For years, the late television icon had spoken candidly about death in various appearances, telling interviewers that he wanted to "be frozen" after he passed because he didn't believe in the afterlife.
Last January, King discussed his career, health scares and his thoughts on dying with Los Angeles television station KTLA.
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“I used to be afraid of death and now I’m not afraid of death,” King told anchor Frank Buckley. “I don’t know what changed."
Buckley pointed out that King was famously afraid of death, to which the legendary host replied, “I still read the obits and I also looked into the idea of being frozen because then, I’d wake up in 100 years and they cured whatever I died of, and I’m alive again.
“Someone said to me, ‘But, you won’t know anybody?’ and I said, ‘I’ll make new friends,’” King joked. “I’m not afraid of it now because it’s the one thing all of us are going to face. And when you face all these illnesses and you can come through and buy some time — I’m 86. What’s the average age of the American male? 76? 77? I beat it by 10 years.”
King brought up his wish to be frozen during a 2011 TV special "CNN Presents: A Larry King Special: Dinner with the Kings," where he talked openly with celebrities like Seth MacFarlane and Conan O'Brien. Three years later, O'Brien brought up the topic of cryopreservation again when King visited him on the set of "Conan" and said he had been "shocked" to hear of King's plans.
“I don’t believe in an afterlife. I can’t, I just never accepted it," he explained. "I never made that leap of faith. So, that means when you die, it’s bye-bye baby.
"So the only hope, the only fragment of hope, is to be frozen and then someday, they cure whatever you died of, and you’re back.”
King also appeared on "The Dr. Oz Show" in March 2015 to discuss the idea of being frozen and "living forever."
“This is not sci-fi anymore. Now, there’s the ability to do cryopreservation," Oz said before asking King, "So what is your hope?”
“I think when you die, that’s it," King replied. "I don’t want that to be it. I want to be around. So I figured the only chance I have is to be frozen, and then, if they cure whatever I died of, I come back. ... Is it a better thought than being in the ground? Being cremated?”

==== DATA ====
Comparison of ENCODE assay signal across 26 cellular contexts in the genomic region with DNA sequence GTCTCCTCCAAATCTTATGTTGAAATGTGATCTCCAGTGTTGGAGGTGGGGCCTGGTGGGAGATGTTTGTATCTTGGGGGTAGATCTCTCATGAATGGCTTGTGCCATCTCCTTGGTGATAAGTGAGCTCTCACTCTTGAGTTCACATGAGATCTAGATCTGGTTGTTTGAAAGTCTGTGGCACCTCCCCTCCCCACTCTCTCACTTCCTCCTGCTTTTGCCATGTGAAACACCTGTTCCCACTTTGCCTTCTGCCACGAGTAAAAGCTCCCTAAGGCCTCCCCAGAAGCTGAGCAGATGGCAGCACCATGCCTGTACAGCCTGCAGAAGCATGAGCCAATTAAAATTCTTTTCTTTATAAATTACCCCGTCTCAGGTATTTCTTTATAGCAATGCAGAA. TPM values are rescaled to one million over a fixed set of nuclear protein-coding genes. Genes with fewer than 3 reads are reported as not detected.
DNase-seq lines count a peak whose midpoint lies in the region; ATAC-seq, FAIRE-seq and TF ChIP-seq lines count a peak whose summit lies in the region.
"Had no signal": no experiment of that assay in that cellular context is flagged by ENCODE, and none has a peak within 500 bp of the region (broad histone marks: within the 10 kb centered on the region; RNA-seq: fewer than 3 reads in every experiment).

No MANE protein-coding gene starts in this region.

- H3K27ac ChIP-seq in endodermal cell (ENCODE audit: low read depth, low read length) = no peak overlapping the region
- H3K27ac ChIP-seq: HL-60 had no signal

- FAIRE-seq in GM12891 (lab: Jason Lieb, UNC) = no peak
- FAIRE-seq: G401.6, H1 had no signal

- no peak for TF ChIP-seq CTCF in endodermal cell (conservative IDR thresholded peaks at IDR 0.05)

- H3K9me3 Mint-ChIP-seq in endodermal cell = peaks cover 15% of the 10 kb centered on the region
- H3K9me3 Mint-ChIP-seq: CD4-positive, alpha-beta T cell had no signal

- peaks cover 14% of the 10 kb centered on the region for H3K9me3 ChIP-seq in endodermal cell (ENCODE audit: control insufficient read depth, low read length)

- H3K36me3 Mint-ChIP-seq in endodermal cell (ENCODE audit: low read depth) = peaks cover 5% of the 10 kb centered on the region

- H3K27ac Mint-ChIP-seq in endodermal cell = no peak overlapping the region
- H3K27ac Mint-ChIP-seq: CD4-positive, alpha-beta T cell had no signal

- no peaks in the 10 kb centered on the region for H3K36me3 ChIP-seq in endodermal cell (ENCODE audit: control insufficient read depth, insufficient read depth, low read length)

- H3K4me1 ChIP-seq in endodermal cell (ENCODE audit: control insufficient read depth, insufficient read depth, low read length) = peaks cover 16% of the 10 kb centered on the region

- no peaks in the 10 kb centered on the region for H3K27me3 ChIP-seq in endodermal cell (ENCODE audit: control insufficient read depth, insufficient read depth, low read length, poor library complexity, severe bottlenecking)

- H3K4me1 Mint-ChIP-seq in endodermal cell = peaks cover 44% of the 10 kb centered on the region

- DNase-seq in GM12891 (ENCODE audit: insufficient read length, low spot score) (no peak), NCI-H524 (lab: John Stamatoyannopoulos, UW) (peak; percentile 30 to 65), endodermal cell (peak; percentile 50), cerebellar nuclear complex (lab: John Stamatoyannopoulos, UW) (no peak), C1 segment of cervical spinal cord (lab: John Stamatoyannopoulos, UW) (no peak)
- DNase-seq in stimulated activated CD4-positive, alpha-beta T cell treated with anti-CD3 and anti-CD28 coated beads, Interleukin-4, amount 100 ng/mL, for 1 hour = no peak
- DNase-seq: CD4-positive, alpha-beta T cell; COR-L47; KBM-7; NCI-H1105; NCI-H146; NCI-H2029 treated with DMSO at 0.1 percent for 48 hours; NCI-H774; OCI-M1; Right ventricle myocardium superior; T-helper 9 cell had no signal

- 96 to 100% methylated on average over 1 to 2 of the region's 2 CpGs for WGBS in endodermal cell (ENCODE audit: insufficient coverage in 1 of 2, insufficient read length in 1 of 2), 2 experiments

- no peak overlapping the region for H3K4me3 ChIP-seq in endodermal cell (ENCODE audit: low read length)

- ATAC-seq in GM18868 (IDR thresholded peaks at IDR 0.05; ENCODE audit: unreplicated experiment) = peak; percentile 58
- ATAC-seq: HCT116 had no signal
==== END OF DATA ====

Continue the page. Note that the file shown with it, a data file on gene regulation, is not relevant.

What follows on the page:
King later referenced this appearance during a panel, "A Life in Broadcasting: A Conversation With Larry King," later that month.
“When you get to be 80 – you’ll be 80 someday – aging is a b----,” he told Leon Harris, the moderator of the panel. “I feel good, I got no complaints, but I had a heart attack, heart surgery, type 2 diabetes, prostate cancer secured with radiation. I take my medication. I take my HGH (human growth hormone) every day. I’m in good health, but I fear the end and I don’t want it to end.”
When asked why he feared the end, King replied, “I don’t think I’m going anywhere else after this.”
“But I want to be frozen,” he said. “I was on 'Dr. Oz' and Dr. Oz showed me exactly what they do. When you die, they inject you with a fluid that keeps blood circulating through and they take it and they freeze you in a certain compound and put you in a tube. They have it all labeled. It’s in New Hampshire and in Phoenix … it’s $135,000, you put it in your will, they know to come to the hospital right away. If you died of cancer ... and they cure it, they revive you.”
According to the New York Times in August 2015, King had made arrangements to have his body frozen for the "Ted Williams treatment" and thawed out at a later date after a cure is found for “whatever killed him," something that had given him a shred of hope.
“Other people have no hope," he said.
King's death was announced on Saturday in a statement posted to his Twitter. "With profound sadness, Ora Media announces the death of our co-founder, host, and friend Larry King, who passed away this morning at age 87 at Cedars-Sinai Medical Center in Los Angeles."
The statement continued in part, "Larry's interview from his 25-year run on CNN's 'Larry King Live,' and his Ora Media programs 'Larry King Now,' and 'Politicking with Larry King' are consistently referenced by media outlets around the world and remain part of the historical record of the late 20th and early 21st centuries.
"Ora Media sends our condolences to his surviving children Larry, Jr., Chance, Cannon and the entire King family."